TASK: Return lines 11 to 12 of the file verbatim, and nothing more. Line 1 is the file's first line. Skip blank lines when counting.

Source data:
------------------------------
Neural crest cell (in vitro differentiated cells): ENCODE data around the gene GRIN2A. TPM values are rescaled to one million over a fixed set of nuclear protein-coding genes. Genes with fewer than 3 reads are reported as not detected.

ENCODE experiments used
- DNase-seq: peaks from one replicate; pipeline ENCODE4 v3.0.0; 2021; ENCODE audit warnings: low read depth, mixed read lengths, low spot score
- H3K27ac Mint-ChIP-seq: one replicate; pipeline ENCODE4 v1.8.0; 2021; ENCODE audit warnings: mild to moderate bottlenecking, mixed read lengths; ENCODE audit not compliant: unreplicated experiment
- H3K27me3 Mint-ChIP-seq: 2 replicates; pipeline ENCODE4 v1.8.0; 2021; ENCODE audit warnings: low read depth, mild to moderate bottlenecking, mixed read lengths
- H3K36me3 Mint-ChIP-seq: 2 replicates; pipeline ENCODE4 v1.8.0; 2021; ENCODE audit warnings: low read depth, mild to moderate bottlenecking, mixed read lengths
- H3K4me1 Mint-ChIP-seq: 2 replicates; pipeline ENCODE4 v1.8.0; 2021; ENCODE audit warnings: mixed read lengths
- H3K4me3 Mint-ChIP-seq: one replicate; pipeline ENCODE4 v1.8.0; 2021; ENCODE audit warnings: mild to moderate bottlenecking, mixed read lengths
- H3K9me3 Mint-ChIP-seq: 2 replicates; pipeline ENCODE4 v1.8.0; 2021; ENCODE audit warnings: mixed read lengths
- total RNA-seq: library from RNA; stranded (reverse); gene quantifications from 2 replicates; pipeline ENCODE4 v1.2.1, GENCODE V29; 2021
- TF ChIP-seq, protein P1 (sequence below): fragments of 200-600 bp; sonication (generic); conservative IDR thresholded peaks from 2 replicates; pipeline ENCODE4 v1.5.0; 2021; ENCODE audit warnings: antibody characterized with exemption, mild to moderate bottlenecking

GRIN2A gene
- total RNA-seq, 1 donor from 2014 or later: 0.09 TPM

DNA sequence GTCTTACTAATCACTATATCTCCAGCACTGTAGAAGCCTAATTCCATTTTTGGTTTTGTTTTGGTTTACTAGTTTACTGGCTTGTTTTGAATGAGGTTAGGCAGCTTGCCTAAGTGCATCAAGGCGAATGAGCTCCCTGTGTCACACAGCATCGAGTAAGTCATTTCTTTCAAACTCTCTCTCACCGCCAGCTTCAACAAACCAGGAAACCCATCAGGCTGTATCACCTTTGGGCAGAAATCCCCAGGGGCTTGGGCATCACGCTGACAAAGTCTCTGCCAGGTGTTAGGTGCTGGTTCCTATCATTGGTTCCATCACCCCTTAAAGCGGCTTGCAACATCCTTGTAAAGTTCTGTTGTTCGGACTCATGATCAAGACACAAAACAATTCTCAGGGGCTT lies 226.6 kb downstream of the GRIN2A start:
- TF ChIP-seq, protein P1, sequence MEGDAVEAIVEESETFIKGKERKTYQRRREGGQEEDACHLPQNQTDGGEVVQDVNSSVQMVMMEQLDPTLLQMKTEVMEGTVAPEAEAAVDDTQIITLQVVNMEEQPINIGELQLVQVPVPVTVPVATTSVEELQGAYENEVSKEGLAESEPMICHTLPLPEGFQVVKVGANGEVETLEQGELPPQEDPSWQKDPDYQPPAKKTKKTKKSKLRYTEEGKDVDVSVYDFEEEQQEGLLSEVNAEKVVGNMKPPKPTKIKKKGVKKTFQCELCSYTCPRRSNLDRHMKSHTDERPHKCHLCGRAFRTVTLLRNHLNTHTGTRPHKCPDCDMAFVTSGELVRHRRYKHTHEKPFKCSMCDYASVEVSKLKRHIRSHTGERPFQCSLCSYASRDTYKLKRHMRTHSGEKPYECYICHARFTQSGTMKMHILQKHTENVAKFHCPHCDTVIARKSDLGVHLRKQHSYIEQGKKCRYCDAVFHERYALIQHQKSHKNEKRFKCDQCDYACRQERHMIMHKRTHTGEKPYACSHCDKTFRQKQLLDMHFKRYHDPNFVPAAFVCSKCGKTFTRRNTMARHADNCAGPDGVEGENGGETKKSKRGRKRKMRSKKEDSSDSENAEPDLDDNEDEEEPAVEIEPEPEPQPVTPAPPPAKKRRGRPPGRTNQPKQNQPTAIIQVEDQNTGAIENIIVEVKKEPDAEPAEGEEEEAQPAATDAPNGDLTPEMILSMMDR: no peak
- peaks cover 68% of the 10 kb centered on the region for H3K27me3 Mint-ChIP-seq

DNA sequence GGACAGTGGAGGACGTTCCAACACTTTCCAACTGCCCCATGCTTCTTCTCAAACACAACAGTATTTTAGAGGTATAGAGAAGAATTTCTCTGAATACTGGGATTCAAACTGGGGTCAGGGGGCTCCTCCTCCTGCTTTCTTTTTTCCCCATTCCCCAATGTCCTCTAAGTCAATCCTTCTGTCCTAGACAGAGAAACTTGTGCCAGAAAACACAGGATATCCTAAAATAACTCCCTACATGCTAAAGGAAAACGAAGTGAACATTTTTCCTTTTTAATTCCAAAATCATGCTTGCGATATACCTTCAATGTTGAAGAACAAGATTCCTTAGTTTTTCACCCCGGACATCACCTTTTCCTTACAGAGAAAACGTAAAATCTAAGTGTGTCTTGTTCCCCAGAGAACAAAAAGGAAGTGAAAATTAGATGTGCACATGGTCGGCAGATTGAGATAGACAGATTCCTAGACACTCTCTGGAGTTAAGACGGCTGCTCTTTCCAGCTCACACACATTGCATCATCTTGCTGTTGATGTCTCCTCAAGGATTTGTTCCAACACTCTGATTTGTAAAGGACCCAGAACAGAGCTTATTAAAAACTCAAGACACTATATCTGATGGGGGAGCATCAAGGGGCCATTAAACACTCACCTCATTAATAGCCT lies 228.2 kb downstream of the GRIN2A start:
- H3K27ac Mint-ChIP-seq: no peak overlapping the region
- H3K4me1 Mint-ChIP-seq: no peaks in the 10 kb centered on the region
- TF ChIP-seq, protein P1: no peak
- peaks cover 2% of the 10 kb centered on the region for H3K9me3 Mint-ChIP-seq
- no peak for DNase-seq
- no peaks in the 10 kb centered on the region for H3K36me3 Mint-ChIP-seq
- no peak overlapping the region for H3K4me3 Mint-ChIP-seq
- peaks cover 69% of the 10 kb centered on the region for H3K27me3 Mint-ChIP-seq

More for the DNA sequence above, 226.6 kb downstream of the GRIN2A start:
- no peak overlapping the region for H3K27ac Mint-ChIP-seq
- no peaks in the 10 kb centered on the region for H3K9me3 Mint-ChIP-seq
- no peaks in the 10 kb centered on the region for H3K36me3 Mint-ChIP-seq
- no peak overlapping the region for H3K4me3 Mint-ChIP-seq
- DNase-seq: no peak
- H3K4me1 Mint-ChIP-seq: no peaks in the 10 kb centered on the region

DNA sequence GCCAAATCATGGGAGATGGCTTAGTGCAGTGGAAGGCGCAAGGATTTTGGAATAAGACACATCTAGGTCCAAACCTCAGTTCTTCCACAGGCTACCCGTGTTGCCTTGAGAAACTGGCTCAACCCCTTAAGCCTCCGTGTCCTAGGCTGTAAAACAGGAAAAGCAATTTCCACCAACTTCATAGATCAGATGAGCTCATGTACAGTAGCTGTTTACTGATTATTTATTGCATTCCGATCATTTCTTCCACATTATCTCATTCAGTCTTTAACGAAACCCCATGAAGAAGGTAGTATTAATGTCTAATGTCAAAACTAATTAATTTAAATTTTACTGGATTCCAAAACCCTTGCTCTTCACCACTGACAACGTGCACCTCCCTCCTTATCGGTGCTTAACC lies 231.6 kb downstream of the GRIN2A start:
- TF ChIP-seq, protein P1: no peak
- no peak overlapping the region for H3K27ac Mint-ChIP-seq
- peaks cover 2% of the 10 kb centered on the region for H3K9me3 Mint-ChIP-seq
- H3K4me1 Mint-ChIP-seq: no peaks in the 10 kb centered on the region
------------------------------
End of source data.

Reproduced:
- TF ChIP-seq, protein P1 (sequence below): fragments of 200-600 bp; sonication (generic); conservative IDR thresholded peaks from 2 replicates; pipeline ENCODE4 v1.5.0; 2021; ENCODE audit warnings: antibody characterized with exemption, mild to moderate bottlenecking

GRIN2A gene